March 29, 2011

    Emergency Car Kit Must Haves

    Breakdown-header 

    If you’ve never broken down in your car, consider yourself one of the lucky ones. But keep in mind luck has a tendency to run out, usually at the most inopportune times. Winter months and dark country roads seem to be when Lady Luck takes her vacation. Cold weather, road salt and mud, ice and slush can all cause a plethora of surprises, even if you take care of you car. Be prepared.

    The first thing you need to understand and accept is that this can happen to you. Don’t allow yourself to fall into that false sense of security that it won’t because you take your car to the shop for all its maintenance check-ups right on schedule. That’s hogwash. Sure, as long as you keep the car on clean roads in mild weather you can be relatively confident you won’t get stuck. But that’s not reality for most Americans. We’re a nation of active people who go places and do things with our cars.

    Before we get into the list of what to always keep in your trunk or back of your SUV, here are a few scenarios of what can go wrong that might cause you to get stuck and have to wait for help. First, there are the traditional challenges such as flat tires, engine overheating, running out of gas, or an electric failure. You may be able to fix or prevent some of these things yourself; others will require you to wait for help. All will have you stranded by the roadside for at least an hour.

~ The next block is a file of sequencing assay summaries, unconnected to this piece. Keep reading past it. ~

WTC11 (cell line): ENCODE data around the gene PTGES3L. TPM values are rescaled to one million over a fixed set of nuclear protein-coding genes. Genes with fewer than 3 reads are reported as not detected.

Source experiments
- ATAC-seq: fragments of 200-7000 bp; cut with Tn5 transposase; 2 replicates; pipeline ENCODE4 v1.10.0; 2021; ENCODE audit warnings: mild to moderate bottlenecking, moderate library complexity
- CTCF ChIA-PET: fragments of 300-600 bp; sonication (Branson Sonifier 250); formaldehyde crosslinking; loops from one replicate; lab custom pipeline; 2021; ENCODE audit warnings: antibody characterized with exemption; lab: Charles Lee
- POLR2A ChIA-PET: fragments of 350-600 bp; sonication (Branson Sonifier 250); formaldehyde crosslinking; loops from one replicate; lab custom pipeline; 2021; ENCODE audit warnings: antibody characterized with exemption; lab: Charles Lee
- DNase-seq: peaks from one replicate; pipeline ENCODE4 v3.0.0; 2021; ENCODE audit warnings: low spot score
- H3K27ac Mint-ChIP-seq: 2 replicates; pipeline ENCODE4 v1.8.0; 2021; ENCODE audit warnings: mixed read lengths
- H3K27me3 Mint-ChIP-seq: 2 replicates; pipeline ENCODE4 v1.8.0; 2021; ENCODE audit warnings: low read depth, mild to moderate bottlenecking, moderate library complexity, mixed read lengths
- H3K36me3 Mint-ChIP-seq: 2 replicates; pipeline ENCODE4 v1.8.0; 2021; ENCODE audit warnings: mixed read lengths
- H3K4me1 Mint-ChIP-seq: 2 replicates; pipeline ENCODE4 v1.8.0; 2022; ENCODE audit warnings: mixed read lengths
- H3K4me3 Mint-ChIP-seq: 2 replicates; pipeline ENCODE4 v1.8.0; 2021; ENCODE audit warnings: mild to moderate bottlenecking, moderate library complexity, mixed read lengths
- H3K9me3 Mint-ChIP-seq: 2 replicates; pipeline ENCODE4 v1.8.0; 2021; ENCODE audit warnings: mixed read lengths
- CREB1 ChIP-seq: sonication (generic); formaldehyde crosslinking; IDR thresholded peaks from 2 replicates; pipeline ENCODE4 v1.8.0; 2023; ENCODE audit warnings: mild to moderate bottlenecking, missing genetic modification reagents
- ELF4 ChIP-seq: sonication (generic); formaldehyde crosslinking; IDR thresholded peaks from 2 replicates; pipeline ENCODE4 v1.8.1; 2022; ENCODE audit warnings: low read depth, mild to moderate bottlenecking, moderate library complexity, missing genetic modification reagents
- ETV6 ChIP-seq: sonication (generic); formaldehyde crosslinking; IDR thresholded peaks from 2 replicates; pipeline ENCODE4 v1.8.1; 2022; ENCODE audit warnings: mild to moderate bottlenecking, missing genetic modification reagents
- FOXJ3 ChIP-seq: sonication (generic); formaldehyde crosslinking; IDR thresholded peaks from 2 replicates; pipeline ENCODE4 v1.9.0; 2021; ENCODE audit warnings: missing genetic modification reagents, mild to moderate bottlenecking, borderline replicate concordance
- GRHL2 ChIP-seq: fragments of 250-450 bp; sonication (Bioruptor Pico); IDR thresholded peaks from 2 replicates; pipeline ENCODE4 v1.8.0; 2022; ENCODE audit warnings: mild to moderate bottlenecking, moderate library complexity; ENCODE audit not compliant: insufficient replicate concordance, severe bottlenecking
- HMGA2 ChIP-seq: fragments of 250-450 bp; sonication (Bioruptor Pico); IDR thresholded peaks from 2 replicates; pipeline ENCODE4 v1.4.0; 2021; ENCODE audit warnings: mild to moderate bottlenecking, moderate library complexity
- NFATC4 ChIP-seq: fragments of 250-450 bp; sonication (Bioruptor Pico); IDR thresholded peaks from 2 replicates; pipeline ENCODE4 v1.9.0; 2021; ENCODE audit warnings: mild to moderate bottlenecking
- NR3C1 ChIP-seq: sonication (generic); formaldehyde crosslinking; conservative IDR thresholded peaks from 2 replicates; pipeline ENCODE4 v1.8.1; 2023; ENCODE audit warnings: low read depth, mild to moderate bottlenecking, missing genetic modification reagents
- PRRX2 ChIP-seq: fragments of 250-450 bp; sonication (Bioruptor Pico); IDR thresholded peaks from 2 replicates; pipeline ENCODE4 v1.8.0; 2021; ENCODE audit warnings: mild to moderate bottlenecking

Next are weather-related problems such as running off the road on slippery roads, an accident, windows too dirty to see through, mud sucked up into your engine, heavy rain, blizzard, tornado; weather that would force you off the road until it passes. Any one of these situations could detain you for hours.

    Most of these things are preventable, however, impossible to predict. Think back into your own driving history or that of someone close to you. Has this happened to you or them? [Full Story]